Maria, I am fascinated by your definitions! Where is the great blog post you read about this? I have seen a lot of PNR featuring female heroines (and lots of UF with male protagonists as well), so I am very interested to hear more. And I agree that romantic subplots are wonderful in UF :)

    Carol, I love UF that sticks with the primary character too (Sookie Stackhouse comes to mind). I love to see the character progression in a good UF series.

    Julie, thanks so much for your good wishes! I'd love to hear more about your book!

    Amber, I often wonder where steampunk falls into this hazy mix. And as for non-romantic UF, check out Simon Green, and some of Neil Gaiman, too. On the fantasy side of UF, there is a lot of contemporary/urban fantasy that doesn't feature a romantic subplot -- they read more like harboiled noir detective stories, by and large. Or like magical realism.

    Jennifer, LOL -- at some point, this game of UF vs. PNR becomes unwinnable -- the real question is, do you have a good story?? That's what really matters in the end!

    Such wonderful comments -- thank you so much, everybody!


  14. And Valerie, so great to see you here! thank you for stopping by :)

  15. Good excerpt and post. For me urban fantasy has always seemed to be a post-apocolyptic world were demons, vampires, etc are now running the world but they are evil and it is up to the hero and heroine to save the world for the future. Of course, there is romance there and hot sex. I obviously have not read much urban fanstasy.

  16. I have never been able to tell the difference between UF and PNR.

    kissinoak at frontier dot com

  17. Hey Michelle,

    Great excerpt! I have always wondered the difference b/t the two PNR and UF as well. It seems to me that an PNR has a HEA in each book, while a UF has the same character and the book follows that one particular character. I most definitely want romance in the UF's i read. I think i might just have to check out LADY LAZARUS!

  18. I never really understood the difference. I don't search for books based on genre. I'll choose a book if the storyline appeals to me. Thanks for sharing the excerpt Michele! Your books have been added to my wish list!

  19. She, your description reminds me of Nalini Singh Psy Changeling books, or Lilith Saintcrow's Dante Valentine books. Works for me! :)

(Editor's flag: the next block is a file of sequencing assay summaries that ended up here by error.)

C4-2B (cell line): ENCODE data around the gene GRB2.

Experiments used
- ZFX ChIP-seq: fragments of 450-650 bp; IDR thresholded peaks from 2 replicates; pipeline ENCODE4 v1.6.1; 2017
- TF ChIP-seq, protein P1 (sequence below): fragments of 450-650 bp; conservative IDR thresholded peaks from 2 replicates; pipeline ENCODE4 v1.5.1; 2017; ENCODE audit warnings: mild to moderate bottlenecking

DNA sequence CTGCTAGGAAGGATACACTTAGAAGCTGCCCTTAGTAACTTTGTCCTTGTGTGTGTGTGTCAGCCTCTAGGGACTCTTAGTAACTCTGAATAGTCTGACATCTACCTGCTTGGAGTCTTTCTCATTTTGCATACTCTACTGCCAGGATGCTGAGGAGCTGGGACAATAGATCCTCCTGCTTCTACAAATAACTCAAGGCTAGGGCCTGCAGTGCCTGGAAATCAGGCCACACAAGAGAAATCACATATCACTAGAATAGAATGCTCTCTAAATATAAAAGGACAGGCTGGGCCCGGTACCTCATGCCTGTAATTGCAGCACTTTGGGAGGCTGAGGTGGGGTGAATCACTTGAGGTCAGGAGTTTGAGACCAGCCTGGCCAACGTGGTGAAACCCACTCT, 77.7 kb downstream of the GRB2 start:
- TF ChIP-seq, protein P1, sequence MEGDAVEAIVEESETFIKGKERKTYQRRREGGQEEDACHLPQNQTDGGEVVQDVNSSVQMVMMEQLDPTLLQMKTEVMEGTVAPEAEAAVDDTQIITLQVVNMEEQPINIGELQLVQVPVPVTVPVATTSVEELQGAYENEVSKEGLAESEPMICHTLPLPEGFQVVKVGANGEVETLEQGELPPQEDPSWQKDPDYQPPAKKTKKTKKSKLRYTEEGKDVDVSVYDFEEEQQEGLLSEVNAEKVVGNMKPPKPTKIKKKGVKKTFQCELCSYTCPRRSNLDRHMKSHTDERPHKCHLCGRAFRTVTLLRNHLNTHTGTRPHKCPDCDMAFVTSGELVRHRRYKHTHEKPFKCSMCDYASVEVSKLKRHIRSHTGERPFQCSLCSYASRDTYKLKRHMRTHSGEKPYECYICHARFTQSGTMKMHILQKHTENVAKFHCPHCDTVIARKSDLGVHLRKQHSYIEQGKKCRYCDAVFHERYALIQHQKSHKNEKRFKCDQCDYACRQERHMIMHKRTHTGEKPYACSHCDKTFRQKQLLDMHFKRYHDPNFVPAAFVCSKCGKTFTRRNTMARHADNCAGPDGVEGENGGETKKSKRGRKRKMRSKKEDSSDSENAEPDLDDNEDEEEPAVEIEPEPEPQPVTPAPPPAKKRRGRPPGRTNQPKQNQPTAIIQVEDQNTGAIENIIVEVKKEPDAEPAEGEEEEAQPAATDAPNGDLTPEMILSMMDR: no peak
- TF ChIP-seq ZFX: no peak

Estella, you are not alone! I've come up with this working definition, but I think the lines blur quite a bit.

    Practimom, thanks for the kind words! I love series like the Dresden Files or the Sookie books, where you follow the protagonist over time. Lady Lazarus goes that way, too.

    CindyL, I'm the same way. I love good books, and don't much mind what particular genre they are labeled. And I'm so glad you enjoyed the excerpt!

    Thanks again all for the excellent comments. Lots of food for thought here...


  20. This is great stuff!

    She, like the post-apocalyptic angle - maybe I've written UF after all!

    I suppose there's no real need to label what we read - although publishers like to, I suppose to target the book's likeliest readership!

    Anyway, loved the discussion! Just reamins to thank Michele for being such a fab guest of honour and spending time with us today.

    Oh yes, and to pick our random winner for Michele's contest :). Back in a moment!


  21. And Michele's winner of a copy of LADY LAZARUS is... ESTELLA!

    Estella, congratulations, you'll love it! Could you please send me your postal address? Marie AT MarieTreanor DOT COM (this is my effort to avoid spam which has gone wild since I started this blog!).


  22. Thanks so much everybody for stopping by -- and have fun partying in UF world all week :)

  23. Congrats, Estella, you'll love it!!!

    in Germany